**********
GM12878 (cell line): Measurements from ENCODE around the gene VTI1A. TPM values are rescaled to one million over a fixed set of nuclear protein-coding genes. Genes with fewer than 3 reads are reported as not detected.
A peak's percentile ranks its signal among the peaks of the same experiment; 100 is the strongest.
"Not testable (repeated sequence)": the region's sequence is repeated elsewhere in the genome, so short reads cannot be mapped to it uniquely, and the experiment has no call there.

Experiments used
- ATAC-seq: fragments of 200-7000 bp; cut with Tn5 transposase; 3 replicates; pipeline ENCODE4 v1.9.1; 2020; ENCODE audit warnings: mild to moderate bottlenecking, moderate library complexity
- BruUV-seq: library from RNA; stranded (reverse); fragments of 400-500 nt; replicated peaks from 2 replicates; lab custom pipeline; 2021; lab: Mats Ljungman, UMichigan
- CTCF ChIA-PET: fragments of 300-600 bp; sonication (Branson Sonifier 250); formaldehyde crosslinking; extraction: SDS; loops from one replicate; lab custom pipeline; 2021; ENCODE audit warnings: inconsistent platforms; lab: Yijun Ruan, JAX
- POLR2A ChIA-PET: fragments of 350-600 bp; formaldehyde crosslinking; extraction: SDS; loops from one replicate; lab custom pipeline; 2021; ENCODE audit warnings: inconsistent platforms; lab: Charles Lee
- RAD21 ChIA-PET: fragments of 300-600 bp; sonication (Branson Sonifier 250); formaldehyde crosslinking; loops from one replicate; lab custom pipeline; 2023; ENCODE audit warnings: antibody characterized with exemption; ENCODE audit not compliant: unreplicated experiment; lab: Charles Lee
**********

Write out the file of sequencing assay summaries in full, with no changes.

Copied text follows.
GM12878 (cell line): Measurements from ENCODE around the gene VTI1A. TPM values are rescaled to one million over a fixed set of nuclear protein-coding genes. Genes with fewer than 3 reads are reported as not detected.
A peak's percentile ranks its signal among the peaks of the same experiment; 100 is the strongest.
"Not testable (repeated sequence)": the region's sequence is repeated elsewhere in the genome, so short reads cannot be mapped to it uniquely, and the experiment has no call there.

Experiments used
- ATAC-seq: fragments of 200-7000 bp; cut with Tn5 transposase; 3 replicates; pipeline ENCODE4 v1.9.1; 2020; ENCODE audit warnings: mild to moderate bottlenecking, moderate library complexity
- BruUV-seq: library from RNA; stranded (reverse); fragments of 400-500 nt; replicated peaks from 2 replicates; lab custom pipeline; 2021; lab: Mats Ljungman, UMichigan
- CTCF ChIA-PET: fragments of 300-600 bp; sonication (Branson Sonifier 250); formaldehyde crosslinking; extraction: SDS; loops from one replicate; lab custom pipeline; 2021; ENCODE audit warnings: inconsistent platforms; lab: Yijun Ruan, JAX
- POLR2A ChIA-PET: fragments of 350-600 bp; formaldehyde crosslinking; extraction: SDS; loops from one replicate; lab custom pipeline; 2021; ENCODE audit warnings: inconsistent platforms; lab: Charles Lee
- RAD21 ChIA-PET: fragments of 300-600 bp; sonication (Branson Sonifier 250); formaldehyde crosslinking; loops from one replicate; lab custom pipeline; 2023; ENCODE audit warnings: antibody characterized with exemption; ENCODE audit not compliant: unreplicated experiment; lab: Charles Lee